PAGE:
As quoted, is one memorable veteran NFL team owner who tells ESPN, “That’s not true. All owners hate Dan” an all-time person. It came in response to a claim in a long ESPN story in which Daniel Snyder, owner of the Washington Commanders, said the NFL was a mafia and all franchise owners loathed one another.
If you’ve been following the league for any length of time, it’s no news that Snyder is being berated by his franchise peers, but it was still entertaining to watch. It was a nugget in an incredibly thorough report by Don Van Natta Jr., Seth Wickersham and Tisha Thompson released Thursday. It’s chock-full of sizzling tidbits, from the megalomaniac Snyder, who appeared to have had other team owners and Commissioner Roger Goodell watched by private investigators, to a league meeting in 2003 where Snyder, still not 40, called the Bidwill family on a pitch insulted to get a Super Bowl at FedEx Stadium instead of Arizona to form Washington executives who claimed Snyder would sometimes yell, “I’m the damn owner, and if you don’t, I’ll kill you.” when it came to making personal choices on the pitch that he wanted. (According to the report, this was done half-jokingly. Which also means he was half-serious, but we digress.)
Here’s what resonates more than anything from the report: NFL franchise owners, as a class, are a terrible bunch who care about nothing but money and power, and damn anyone who gets hurt in the pursuit of either.
Again, if you’ve been following the league with a critical eye for any length of time, this isn’t news. It masked the dangers of repeated concussions; fought fiercely to adequately compensate former players for the health problems they will be struggling with in retirement, which almost certainly stem from traumatic brain injuries; allowed a horrific racial normalization practice that minimized the brain trauma suffered by black players compared to white players; banned a black player for asking that his fellow black citizens not be wantonly killed on the street by state agents; and generally shuts down any mistreatment of women, including in its own league offices.
This is just a short list of recent examples.
This particular passage in ESPN history lays it all out so clearly and should remove any doubt as to whether these franchise owners have redeemable qualities or are working for a greater common good:
When asked if his co-owners would forgive Snyder for the team’s financial woes and toxic culture scandal if Snyder could build a new stadium, the owner was quick to reply, “Yes.”
When asked if Snyder was aware of this, the owner said, “Yes.”
Dozens of former Washington employees have accused Snyder of overseeing a toxic, misogynist workplace in team offices, and the NFL has botched its investigation and punishment so badly that Congress is investigating things.
A former employee who accused Snyder of sexually assaulting him on his private plane in 2009 was awarded a $1.6 million settlement at the time, and Snyder has since tried to pay her more for her continued silence, according to the attorney Woman. She flatly refused.
According to a Washington Post report, scores of cheerleaders were taken out of the country for a photoshoot, their passports confiscated, and forced to pose naked while gaping, horny suite owners looked on. Moments when the women’s private parts may have been exposed as they adjusted between takes were reportedly stitched together into a video, aka the “good parts,” for Snyder’s lewd consumption.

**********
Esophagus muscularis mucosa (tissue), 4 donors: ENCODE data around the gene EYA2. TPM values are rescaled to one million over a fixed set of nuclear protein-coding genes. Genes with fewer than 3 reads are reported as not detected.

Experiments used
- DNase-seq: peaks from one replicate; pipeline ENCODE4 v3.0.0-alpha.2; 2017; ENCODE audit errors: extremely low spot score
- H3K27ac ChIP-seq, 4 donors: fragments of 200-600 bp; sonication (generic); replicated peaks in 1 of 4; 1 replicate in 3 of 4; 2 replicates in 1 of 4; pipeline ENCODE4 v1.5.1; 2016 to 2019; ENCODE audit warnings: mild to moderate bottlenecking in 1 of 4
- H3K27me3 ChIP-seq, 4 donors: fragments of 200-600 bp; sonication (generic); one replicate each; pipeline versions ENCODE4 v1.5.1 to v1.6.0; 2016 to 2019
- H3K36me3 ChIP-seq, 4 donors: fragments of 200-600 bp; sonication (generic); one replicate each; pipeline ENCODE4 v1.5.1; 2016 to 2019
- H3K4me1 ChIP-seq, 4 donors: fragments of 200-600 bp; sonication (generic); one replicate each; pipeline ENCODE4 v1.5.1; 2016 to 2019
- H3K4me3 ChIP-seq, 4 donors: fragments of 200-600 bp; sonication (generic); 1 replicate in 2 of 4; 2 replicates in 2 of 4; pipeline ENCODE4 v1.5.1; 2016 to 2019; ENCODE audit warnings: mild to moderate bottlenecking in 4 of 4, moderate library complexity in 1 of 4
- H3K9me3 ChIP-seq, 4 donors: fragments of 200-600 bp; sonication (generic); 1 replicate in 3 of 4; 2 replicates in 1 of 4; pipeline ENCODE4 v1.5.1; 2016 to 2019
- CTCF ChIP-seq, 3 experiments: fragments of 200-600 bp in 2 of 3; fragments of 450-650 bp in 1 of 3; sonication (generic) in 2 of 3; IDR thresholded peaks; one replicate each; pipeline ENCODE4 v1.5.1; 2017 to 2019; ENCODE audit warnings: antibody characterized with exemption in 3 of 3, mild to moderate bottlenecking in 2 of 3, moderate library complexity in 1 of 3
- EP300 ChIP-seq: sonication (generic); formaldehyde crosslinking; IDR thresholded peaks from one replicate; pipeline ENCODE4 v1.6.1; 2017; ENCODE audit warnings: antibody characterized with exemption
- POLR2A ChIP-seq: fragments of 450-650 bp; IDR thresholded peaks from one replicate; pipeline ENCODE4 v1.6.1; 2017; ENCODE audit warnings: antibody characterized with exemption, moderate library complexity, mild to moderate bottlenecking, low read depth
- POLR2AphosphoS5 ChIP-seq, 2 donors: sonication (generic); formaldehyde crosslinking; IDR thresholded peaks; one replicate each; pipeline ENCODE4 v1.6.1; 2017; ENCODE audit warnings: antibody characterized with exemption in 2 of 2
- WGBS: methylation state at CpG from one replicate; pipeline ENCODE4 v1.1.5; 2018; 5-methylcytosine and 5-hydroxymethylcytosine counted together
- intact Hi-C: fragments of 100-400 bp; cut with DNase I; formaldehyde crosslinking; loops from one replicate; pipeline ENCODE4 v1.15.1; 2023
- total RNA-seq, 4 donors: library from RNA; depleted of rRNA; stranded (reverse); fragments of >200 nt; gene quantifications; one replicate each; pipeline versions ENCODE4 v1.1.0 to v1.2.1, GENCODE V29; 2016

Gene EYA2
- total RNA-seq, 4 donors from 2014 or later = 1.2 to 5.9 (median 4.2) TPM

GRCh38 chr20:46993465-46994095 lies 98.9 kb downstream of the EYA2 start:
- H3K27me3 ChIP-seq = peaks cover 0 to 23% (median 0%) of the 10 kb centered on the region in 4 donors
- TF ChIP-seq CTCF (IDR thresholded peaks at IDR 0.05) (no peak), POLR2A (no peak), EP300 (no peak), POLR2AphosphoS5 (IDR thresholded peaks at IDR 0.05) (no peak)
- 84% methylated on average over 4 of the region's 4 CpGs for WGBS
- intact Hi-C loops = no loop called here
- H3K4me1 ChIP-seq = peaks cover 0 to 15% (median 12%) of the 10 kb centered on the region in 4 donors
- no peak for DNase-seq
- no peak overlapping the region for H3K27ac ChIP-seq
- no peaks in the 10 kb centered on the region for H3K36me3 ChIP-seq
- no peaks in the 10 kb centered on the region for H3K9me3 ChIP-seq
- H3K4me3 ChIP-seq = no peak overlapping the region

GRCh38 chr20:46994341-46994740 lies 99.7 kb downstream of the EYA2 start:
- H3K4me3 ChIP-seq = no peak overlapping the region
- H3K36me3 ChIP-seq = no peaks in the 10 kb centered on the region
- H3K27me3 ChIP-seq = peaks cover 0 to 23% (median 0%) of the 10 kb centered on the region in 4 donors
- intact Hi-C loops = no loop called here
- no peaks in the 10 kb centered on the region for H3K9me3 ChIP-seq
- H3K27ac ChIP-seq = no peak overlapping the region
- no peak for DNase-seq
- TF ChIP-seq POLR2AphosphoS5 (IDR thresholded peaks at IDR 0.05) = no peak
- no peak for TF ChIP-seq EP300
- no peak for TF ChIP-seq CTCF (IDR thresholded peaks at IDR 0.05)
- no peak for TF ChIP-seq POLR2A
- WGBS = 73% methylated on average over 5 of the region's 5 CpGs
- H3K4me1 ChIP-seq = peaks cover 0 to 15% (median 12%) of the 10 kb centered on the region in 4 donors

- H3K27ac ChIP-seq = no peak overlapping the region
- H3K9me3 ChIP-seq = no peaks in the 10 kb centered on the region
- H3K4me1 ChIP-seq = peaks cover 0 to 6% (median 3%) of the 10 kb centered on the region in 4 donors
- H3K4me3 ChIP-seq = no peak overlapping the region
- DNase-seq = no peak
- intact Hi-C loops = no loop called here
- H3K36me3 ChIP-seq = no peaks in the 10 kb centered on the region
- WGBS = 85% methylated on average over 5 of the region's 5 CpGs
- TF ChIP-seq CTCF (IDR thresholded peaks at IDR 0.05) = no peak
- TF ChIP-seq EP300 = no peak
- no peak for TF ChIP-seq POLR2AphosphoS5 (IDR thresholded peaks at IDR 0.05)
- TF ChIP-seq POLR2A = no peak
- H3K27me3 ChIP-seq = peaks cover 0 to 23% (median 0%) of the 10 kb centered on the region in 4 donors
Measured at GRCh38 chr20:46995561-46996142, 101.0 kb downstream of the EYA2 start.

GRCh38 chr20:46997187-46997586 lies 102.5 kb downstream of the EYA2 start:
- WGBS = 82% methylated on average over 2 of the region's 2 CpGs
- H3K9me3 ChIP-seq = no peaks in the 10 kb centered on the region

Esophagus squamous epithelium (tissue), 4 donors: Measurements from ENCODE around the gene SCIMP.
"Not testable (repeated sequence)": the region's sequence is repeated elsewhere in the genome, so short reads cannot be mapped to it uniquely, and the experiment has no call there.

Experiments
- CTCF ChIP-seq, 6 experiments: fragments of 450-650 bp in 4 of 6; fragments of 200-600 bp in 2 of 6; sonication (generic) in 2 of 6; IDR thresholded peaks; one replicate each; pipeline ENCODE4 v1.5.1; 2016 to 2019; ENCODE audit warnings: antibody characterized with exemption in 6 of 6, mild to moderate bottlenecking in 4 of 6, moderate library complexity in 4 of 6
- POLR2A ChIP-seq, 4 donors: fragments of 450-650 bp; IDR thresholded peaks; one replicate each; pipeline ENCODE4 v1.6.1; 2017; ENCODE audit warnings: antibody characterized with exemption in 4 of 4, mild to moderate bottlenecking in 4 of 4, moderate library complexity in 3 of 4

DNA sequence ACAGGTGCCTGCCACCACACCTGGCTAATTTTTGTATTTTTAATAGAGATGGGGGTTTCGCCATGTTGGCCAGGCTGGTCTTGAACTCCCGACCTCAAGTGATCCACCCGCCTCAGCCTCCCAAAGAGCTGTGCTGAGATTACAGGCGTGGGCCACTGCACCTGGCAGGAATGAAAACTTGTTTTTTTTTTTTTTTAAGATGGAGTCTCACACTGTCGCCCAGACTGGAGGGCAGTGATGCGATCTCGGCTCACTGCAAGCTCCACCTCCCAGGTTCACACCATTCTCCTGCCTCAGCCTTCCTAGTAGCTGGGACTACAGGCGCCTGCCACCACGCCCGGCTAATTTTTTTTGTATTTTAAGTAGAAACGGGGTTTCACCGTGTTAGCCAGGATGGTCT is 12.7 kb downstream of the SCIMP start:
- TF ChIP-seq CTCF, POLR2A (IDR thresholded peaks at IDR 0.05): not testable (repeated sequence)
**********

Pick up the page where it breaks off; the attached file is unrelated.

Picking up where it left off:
Whatever was uncovered by lead investigator Beth Wilkinson and her team, Goodell sided with Snyder and kept it under wraps, requiring Wilkinson to only give him an oral presentation of the findings, not a written one.
The women who have fallen victim to the horrific surroundings have twisted in the wind, asking whoever will listen to help them seek justice.
The NFL doesn’t care.
Not to be overlooked, ESPN reports that Snyder claims to “smear” several of his team owners and Goodell, and his threat to expose any or all of them if they try to force him to sell the franchise is the reason for that . It hasn’t happened yet. It’s fair to ask: are they as dirty as Snyder? What are you afraid of that will come out?
If just a few team owners had the moral clarity and backbone of the former employee who turned down another seven-figure payday to protect Snyder, the NFL would have cut ties with it enfant terrible in the meantime.
Snyder’s mismanagement of what was once one of the league’s marquee franchises means empty-seat home games even after reducing the capacity of the Commanders’ crumbling stadium, as well as falling revenues with no upside on the horizon. And there’s also the product on the pitch that’s a laughing stock. As a partner in the club of NFL team owners, he plays no part.
Snyder is now considered so toxic that a bipartisan stadium proposal was protected by two of Virginia’s top lawmakers after a public outcry over handing public money to a man with his laundry list of alleged transgressions. And yet, as this team owner was all too quick to tell ESPN, all will be forgotten when Snyder performs a miracle and squeezes millions of taxpayer dollars out of some Sap politicians to secure a stadium deal somewhere in the DMV region in the coming months.
(We say “forget” instead of “forgive” because that implies his behavior is a cause for concern for all other team owners, and Snyder might actually apologize.)
In one word — “Yes” — one NFL franchise owner made crystal clear what some of us have long believed to be true: The men and women who run the league don’t care about other people, or a greater good, or even about most fans, some of whom inexplicably still side with the players who put their bodies on the line and without whom there is no game.
They care about nothing but amassing money and the power that comes with it.
And woe to anyone who gets in the way.
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